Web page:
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Google loses bid to end US antitrust lawsuit over digital advertising

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A Google sign is pictured on a Google building in the Manhattan borough of New York City, New York, USA, October 20, 2020. (REUTERS/Carlo Allegri/File photo)
By Jody Godoy | REUTERS

Alphabet’s Google will go to trial over U.S. antitrust enforcers’ claims that the Internet search engine illegally dominates the online advertising technology market, a federal judge ruled Friday.

U.S. District Judge Leonie Brinkema in Alexandria, Virginia denied Google’s motion during a hearing, court records show.

Google had argued for a win without a trial, saying antitrust laws do not stop companies from dealing with rivals and that regulators had not accurately defined the ad tech market.

The court documents did not specify what reasons the judge had given at the hearing. Motions like the one Google filed are granted only if a judge determines there is no factual dispute that should go to trial.

Brinkema will preside over the trial in the case on September 9.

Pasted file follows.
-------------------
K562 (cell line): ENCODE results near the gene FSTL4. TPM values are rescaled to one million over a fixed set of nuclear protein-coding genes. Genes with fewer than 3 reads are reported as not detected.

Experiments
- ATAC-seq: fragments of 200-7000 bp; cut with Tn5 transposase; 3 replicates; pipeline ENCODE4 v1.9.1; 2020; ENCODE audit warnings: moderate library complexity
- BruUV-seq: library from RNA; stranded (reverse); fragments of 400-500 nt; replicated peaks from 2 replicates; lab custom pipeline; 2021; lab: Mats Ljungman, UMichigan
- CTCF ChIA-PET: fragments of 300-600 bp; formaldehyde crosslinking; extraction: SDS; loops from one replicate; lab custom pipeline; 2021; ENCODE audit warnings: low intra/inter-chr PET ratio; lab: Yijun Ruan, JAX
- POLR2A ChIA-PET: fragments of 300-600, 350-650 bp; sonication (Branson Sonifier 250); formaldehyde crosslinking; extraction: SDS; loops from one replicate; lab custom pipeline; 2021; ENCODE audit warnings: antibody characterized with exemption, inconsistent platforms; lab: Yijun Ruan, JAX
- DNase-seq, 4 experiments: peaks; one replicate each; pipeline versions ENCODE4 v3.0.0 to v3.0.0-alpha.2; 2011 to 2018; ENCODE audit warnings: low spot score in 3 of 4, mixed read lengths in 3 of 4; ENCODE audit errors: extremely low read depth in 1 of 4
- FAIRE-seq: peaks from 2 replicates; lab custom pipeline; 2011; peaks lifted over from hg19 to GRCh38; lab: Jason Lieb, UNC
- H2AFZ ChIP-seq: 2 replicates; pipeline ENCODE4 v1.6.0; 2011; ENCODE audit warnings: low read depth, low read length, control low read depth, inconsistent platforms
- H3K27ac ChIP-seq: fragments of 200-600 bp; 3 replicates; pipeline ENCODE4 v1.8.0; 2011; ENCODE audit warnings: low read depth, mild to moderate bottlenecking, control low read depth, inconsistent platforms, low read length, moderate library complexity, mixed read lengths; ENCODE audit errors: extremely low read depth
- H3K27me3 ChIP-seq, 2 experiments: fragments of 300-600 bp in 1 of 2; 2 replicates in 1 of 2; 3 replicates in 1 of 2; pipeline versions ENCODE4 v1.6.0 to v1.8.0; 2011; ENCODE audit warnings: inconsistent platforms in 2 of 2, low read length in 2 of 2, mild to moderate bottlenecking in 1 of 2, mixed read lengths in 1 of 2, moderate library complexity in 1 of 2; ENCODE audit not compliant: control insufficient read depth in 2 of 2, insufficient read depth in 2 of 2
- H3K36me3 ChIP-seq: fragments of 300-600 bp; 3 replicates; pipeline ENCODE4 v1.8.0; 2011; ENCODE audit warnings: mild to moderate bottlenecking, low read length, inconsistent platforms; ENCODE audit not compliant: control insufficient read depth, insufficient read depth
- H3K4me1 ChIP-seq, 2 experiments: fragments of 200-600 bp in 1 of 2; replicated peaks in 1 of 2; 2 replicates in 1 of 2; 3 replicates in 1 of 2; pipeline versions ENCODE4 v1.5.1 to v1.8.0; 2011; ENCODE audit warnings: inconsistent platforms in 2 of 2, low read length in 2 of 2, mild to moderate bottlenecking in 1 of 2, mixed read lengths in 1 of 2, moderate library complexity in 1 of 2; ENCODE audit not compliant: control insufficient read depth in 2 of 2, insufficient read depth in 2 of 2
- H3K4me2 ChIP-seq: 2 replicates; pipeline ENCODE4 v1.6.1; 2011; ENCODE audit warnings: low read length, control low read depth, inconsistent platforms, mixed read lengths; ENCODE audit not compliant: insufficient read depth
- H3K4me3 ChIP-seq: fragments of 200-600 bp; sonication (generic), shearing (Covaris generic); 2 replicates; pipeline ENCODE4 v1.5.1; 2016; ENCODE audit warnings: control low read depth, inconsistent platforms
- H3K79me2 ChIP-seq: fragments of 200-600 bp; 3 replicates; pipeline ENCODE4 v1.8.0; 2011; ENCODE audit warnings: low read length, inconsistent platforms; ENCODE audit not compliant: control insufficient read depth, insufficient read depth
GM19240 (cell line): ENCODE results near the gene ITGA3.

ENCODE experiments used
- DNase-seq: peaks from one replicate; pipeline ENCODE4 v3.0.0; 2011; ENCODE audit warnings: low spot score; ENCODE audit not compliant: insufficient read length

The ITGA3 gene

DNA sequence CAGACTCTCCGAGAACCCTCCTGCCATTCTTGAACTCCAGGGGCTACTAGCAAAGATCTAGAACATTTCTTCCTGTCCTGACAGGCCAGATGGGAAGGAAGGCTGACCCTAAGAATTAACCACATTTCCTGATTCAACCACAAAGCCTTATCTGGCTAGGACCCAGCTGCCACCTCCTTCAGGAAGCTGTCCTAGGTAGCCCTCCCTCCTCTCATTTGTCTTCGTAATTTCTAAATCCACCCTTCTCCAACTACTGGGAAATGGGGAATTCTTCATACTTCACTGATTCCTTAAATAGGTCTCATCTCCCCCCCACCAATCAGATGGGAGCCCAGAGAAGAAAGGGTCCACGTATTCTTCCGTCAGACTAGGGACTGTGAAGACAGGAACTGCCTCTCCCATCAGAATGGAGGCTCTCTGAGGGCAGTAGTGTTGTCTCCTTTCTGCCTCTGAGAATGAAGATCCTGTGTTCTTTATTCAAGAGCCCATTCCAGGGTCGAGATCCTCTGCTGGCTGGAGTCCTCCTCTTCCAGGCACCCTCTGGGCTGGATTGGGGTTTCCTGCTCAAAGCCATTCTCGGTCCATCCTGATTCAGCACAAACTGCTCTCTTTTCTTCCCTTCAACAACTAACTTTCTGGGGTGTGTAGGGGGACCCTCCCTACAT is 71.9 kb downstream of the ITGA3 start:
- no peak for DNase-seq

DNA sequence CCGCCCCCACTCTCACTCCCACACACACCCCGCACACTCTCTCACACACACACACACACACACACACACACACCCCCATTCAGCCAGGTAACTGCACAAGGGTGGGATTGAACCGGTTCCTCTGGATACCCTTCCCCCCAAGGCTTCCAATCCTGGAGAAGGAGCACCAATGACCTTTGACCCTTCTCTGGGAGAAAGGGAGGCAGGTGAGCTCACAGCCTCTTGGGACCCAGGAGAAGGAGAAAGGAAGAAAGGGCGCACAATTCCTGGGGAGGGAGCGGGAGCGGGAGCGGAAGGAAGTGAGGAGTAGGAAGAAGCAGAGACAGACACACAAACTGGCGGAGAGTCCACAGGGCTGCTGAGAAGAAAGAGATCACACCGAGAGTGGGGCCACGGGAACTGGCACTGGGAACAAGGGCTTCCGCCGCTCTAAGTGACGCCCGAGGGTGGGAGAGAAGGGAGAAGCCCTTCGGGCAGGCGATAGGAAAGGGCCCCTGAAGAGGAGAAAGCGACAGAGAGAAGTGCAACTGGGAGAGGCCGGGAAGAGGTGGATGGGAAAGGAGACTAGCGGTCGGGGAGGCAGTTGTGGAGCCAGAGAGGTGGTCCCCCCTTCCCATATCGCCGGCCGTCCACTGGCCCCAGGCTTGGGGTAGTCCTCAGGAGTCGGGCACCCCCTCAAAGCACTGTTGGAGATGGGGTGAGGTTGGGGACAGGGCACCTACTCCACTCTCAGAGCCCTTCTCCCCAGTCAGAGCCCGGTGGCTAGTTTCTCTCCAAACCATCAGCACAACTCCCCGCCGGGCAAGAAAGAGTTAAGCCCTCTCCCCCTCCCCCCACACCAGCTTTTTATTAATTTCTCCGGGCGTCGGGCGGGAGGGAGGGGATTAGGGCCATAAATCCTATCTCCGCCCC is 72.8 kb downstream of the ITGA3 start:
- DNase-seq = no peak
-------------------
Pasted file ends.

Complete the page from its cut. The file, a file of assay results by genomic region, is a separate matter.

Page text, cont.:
“We look forward to making things right,” a Google spokesperson said.

A Justice Department spokesperson declined to comment.

The Justice Department and a coalition of states sued the tech giant last year, claiming it unlawfully monopolized digital advertising and overcharged users. The lawsuit primarily aims to break up Google’s digital advertising business to allow for more competition.

Regulators convinced Brinkema on Friday to prevent a former FBI agent who acted as a cybersecurity consultant for Google from testifying as an expert at the trial.

Google scored a victory in the case last week when Brinkema allowed the trial to proceed without a jury after the company settled claims that his conduct harmed the US government.

Editor’s Note: Reporting by Jody Godoy in New York; Editing by Nick Zieminski

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